‘Bobby Fischer Rediscovered’ by Andrew Soltis.
Publisher: Batsford. 287 pages, list price $24.95
One popular web site recently wrote that there were enough books on Bobby Fischer, why do we need more? Personally, I was quite excited to receive this new book on Fischer by Soltis. Obviously the “best” book on Fischer is his own book, My 60 Memorable Games, which has long been out of print and is very hard (or expensive) to find. Also the book ends with Sousse 1967, and Fischer did play a few more years after that. Recently there have been two very good books on Fischer, one by Agur, Bobby Fischer: His Approach to Chess and a Eastern European production, Russians vs Fischer.
The question I had to ask is what does this new book add to the Fischer literature?
First I did a quick examination and found that a few of the games were indeed in 60 Memorable Games which is not surprising since they were among Fischer’s best games. A quick (and hopefully accurate) check showed that 26 of the games were in Fischer’s tome (here are the games for those interested. Reference numbers refer to the game number in Fischer’s book. The duplicate games are: 2, 4, 5, 11, 13, 16, 21, 22, 25, 26, 29, 30, 32, 34, 35, 38, 40, 41, 45, 46, 48, 54, 56, 57, 59 and 60. Thirty two of the games selected by Soltis were played after Sousse 1967. Thus there are still quite a few games of the 60 Memorable Games era. Now on to the book itself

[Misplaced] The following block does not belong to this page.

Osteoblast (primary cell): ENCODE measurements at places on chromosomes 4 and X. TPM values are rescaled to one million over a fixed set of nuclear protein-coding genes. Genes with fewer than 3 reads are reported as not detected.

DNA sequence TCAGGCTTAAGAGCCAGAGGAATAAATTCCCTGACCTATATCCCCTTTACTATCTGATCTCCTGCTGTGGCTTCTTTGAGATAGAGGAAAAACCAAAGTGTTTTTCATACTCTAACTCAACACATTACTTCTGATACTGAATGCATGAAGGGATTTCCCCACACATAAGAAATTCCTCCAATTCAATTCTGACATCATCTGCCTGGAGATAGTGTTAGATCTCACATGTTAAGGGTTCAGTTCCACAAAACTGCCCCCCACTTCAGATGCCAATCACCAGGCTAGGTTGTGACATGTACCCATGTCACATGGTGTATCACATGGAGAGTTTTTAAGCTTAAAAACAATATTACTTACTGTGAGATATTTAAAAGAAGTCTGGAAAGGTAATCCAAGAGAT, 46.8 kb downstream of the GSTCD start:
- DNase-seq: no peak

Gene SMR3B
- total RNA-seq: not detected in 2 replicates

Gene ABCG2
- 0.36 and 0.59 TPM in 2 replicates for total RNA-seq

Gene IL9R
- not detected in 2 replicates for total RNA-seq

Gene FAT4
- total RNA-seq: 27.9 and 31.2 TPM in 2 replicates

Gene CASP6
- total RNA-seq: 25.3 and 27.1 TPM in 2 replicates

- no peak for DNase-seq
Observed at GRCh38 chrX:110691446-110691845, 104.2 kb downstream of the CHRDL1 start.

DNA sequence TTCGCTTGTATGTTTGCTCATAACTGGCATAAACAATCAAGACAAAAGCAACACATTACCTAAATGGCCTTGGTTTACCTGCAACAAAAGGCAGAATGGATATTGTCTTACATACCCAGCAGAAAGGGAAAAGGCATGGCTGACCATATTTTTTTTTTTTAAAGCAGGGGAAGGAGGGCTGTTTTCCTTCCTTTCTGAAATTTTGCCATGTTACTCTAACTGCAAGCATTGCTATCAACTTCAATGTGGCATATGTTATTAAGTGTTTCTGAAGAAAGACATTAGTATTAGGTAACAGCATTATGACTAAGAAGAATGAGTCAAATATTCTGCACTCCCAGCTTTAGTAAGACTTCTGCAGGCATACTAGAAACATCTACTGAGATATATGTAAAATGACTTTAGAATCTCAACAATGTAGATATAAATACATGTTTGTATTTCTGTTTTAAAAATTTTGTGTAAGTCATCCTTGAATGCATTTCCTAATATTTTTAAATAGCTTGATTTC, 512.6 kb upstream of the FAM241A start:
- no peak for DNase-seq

I must admit I have always liked Soltis’ writing style. I think he does an excellent job of giving good notes to the games; some are original while others are taken from various sources. I also feel in his game selection, he chose to give a feel of the event and the situation which makes one better appreciate Fischer’s style, skill and overall play. In my opinion the highlights of the book are Soltis’ personal comments on Fischer, and the US chess scene which are interspersed throughout the book in game introductions, conclusions and the games themselves. These comments come from various sources but add considerably to the feeling of “knowing” Bobby.
I think that Soltis has provided a worthwhile addition to the Fischer books. The book reads well, has lots of interesting tidbits, and of course has plenty of great games with enjoyable notes. One comment regarding the title that left a previous reviewer confused. I found Soltis made a perfectly interesting statement in the author’s note which is how I think he derived the title. “Thirty years later, I looked at Fischer’s games for the first time since they were played. What struck me is that they fell into two categories. Some were, in fact, overrated. But many more were underrated — if known at all. And his originality, so striking at the time, had been lost with time. It seemed to me Fischer deserved an entirely new look.” I feel that Soltis has fulfilled his goal and added a very worthwhile addition to chess literature. I strongly recommend this book.